Matthew is an applied labour economist. He teaches microeconomics, labour economics and the economics of the public sector. His research includes the relationship between human capital, skills and the labour market, the changing nature of work roles in families and the decline of the male breadwinner model, and the costs of intervention in complex cases of social care. Matthew graduated with a PhD from UEA in 2011. He is also the Employability Officer for the School.
Matthew visits local schools as part of his Outreach activities, giving classes on many aspects of economics as a discipline and its advantages for employability and career options.
Radio appearance on the topic of youth unemployment for Future Radio and Euronet radio.
Britain’s slow movement to a gender egalitarian equilibrium: parents and employment in the UK 2001–13,
in Work, Employment and Society
pp. 838-857Full Text UEA Repository
Who are Non-Resident Fathers?: A British Socio-Demographic Profile,
in Journal of Social Policy
pp. 223-250Full Text UEA Repository
Father involvement with young children in the contemporary United Kingdom,
in Father Involvement in the Early Years : An International Comparison of Policy and Practice.
University of Chicago Press
ISBN 9781447318996UEA Repository
Key Research Interests
Matthew is currently working on a collaborative research project investigating the role of fathers within the family and in the labour market, and considers how institutional factors affect this relationship. This will include a comprehensive profiling of fathers in the UK in 21st century Britain. This work involves researchers at UEA and at NatCen Social Research.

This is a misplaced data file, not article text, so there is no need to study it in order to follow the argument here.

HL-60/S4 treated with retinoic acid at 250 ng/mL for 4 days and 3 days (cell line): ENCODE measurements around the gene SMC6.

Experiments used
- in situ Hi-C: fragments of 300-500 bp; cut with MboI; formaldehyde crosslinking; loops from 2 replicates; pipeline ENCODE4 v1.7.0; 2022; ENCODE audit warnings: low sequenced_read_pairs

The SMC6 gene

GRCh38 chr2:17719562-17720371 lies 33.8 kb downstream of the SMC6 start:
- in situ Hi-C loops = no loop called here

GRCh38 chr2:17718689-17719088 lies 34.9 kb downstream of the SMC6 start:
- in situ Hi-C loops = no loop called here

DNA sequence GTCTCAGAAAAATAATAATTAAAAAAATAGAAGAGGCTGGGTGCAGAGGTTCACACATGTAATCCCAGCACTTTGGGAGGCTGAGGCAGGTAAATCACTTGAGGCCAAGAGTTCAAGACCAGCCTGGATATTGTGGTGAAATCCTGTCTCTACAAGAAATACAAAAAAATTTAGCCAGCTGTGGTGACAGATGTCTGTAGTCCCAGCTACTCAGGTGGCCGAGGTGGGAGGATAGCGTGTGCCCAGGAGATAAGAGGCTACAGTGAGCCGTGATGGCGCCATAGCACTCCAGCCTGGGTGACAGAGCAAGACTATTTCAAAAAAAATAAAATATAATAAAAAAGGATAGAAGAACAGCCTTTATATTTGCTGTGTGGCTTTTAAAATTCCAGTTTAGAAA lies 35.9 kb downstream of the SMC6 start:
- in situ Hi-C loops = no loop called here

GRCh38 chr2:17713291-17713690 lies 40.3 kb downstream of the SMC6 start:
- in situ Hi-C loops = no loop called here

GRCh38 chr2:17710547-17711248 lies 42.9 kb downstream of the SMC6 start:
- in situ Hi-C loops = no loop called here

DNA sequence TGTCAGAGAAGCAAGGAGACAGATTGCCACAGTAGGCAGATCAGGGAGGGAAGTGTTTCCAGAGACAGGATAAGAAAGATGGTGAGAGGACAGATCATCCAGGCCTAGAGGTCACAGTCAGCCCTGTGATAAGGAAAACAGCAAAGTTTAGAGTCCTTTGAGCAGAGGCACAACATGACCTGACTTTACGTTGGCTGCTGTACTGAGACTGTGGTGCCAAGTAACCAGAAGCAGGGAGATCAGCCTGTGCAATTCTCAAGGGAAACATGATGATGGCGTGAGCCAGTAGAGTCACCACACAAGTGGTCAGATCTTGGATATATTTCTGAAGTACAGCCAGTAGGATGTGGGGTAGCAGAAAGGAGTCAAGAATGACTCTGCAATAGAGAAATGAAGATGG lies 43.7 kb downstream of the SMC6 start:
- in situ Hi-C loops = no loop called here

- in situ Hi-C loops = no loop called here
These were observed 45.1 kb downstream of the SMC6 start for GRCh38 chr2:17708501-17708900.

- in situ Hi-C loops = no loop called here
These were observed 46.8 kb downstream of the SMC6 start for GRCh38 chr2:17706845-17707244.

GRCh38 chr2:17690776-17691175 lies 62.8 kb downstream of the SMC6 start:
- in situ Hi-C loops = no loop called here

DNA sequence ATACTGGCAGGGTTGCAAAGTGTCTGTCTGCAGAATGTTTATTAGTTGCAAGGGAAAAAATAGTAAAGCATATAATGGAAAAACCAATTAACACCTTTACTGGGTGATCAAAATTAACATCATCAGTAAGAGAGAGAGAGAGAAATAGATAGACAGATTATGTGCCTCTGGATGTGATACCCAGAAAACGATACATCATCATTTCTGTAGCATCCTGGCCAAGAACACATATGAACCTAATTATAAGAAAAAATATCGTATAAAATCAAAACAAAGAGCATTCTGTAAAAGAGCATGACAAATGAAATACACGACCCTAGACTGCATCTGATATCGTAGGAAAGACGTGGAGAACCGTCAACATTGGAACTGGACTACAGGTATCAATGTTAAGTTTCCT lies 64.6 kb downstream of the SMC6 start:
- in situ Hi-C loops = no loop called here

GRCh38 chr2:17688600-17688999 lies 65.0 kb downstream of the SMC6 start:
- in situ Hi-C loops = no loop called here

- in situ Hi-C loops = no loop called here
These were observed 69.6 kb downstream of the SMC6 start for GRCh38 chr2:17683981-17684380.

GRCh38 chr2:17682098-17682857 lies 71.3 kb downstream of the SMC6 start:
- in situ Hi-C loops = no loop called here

His work on 'Modern Fatherhood: Fathers, work and families in the 21st Century' can be viewed at http://www.modernfatherhood.org
He also worked on the Westminster Family Recovery Pathfinder and the Family Intervention Project, investigating the costs of social care intervention in complex cases and how care policy could be improved. Current working papers: Aldrich, M. and S. Connolly, “The returns to education – do soft skills matter?” Aldrich, M. and S. Connolly, “Does education bring health and happiness?”
Matthew is a Lecturer in Microeconomics. He teaches Introductory Microeconomics, the compulsory first year module, as well as the optional modules Public Sector Economics and Labour Economics.
Matthew is the Employability Officer for the School of Economics. He works closely with the Careers Centre to design the employability programme for the School and organises events to aid students in their career development, and offers guidance and advice. He is also responsible for School internships. You can contact him if you want to discuss your options and get any advice on careers-related matters.